> > using isr type registers in this way several times before.
> That sounds like the right solution. With ONESHOT a threaded IRQ
> will have its line masked until you return from the ISR thread. Would this
> work for your usecase?

The ISR thread would need to be able to disable further interrupts
before it returned, is that possible without deadlock? If so, it's
a good fit.

> I suspect this require you to move the logic into the kernel? Into IIO?

Yes, and yes IIO seems about right to me too.

> > If this is to be done in IIO, I imagine that the sanest thing would
> > be to integrate the whole DAC-loop and present a finished envelope
> > value to user space? This envelope detector would have to be pretty
> > configurable, or it will be next to useless to anybody but me.
> Makes sense to me, but must be ACKed by Jonathan. But it
> sounds pretty cool does it not?

Right, but I don't see why it should be a problem? An envelope detector
surely fits IIO.

> > I could imaging that this new IIO driver should be able to work
> > with any DAC type device, which in my case would be the mcp4531
> > dpot. Which is not a DAC, maybe that could be solved with a new
> > dac-dpot driver, applicable to cases where a dpot is wired as a
> > simple voltage divider? The new IIO driver also needs to know how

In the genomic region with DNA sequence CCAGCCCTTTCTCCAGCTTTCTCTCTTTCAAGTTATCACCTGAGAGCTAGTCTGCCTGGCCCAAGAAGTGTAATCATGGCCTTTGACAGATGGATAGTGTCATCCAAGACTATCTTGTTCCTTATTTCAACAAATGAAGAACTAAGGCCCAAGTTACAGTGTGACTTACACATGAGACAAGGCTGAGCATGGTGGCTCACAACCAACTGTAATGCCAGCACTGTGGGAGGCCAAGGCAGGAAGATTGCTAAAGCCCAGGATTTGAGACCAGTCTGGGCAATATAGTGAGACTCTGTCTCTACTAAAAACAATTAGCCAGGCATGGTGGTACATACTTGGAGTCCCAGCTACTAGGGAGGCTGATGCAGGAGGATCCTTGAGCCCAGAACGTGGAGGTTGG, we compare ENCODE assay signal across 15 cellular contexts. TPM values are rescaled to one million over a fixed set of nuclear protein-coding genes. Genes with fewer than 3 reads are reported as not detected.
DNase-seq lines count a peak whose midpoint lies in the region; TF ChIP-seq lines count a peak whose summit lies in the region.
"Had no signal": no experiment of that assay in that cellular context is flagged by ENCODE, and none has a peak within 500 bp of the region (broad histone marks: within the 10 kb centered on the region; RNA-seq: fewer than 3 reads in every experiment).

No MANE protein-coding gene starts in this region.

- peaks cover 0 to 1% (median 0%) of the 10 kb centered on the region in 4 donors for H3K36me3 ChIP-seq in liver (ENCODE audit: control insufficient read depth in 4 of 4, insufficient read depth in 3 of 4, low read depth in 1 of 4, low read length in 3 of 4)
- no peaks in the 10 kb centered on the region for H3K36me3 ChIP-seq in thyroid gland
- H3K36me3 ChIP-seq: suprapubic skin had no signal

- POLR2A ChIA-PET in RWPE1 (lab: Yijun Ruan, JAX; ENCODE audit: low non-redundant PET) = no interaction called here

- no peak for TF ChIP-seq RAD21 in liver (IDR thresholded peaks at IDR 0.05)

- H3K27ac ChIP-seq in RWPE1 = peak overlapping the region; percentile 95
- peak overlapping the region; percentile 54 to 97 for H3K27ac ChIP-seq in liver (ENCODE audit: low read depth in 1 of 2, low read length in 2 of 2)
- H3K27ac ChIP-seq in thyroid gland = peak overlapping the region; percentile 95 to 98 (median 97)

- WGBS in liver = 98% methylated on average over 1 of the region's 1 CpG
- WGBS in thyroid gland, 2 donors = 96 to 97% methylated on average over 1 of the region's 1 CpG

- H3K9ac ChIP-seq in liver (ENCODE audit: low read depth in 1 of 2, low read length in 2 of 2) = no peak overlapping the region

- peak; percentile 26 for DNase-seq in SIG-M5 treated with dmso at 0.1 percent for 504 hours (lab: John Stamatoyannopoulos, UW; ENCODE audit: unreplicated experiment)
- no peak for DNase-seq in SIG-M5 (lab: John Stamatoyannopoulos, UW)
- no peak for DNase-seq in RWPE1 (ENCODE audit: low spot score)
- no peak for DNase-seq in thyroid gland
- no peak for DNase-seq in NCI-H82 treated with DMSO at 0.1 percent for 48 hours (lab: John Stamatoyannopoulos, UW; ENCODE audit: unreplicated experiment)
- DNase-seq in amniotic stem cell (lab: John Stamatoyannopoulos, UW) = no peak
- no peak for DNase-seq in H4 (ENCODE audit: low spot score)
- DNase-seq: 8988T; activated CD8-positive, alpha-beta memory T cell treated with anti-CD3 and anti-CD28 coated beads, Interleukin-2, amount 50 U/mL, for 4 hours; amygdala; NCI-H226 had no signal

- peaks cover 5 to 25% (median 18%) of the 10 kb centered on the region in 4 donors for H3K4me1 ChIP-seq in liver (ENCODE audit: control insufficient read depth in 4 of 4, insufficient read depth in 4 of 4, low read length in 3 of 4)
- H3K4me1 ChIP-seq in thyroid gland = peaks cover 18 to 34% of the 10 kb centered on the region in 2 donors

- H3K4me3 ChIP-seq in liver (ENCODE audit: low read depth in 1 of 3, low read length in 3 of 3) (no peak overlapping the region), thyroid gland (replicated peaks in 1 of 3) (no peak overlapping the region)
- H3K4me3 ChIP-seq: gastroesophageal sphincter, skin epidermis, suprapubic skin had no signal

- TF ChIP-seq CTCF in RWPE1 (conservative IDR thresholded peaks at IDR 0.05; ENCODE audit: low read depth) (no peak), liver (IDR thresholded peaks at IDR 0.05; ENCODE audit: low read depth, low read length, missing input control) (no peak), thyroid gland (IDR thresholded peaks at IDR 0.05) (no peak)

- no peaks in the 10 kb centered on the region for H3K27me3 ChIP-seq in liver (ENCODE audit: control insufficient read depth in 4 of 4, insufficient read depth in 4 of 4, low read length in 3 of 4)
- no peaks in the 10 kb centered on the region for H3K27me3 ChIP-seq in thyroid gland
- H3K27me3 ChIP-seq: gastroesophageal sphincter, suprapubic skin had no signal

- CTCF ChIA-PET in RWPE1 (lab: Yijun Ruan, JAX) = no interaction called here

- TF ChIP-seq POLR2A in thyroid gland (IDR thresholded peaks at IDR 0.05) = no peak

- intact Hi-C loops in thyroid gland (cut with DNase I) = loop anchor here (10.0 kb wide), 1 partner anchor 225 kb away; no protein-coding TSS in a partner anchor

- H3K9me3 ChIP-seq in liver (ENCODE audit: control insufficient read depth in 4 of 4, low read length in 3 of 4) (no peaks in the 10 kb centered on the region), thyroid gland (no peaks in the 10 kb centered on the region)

> > to get a reading from the comparator. I think the driver should
> > support having a latch between the comparator and the gpio, so it
> > need to know how to optionally "reset the comparator". That
> > would have solved the whole problem, you would never have seen
> > any of this if I had such a latch on my board. But the isr
> > register is a latch, so...
> >
> > Regardless, I think such a driver still needs support from gpio
> > and/or pinctrl. Either exposing the isr register or supporting
> > one-shot-interrupts that disarm themselves before restoring the
> > processor interrupt flag (maybe that exists?).
> All irqchips support one-shot interrupts as long as you request a
> threaded IRQ I think.
> Your GPIO driver must support IRQs though but AT91 surely does.
> Maybe you will need to implement irq_get_irqchip_state() on it
> if you insist on polling the interrupt.

If I get the oneshot irqs to work, that indeed seems like the better
and more general solution.

> > Otherwise the
> > core problem remains unsolved. Also, this imaginary IIO driver
> > probably have to be totally oblivious of the MUX, or the number
> > of possibilities explode.
> Usually we try to follow the UNIX philisophy to do one thing
> and do it good.
> You haven't said much about how that MUX works, if it's another
> userspace ThingOfABob or what it is. There is no generic
> kernel framework for muxes so I see why people would want to
> drive that using userspace GPIO lines for example.
> If it is pinmuxing in a standard chip of some kind, pinctrl
> handles it.

I'm afraid it's currently done from userspace with gpio-sysfs. If
that's not changed, I need userspace to control *when* the kernel
performs the envelope detector logic.

Thanks for your feedback! I think I have enough info to get
started. Now I just need to find the time...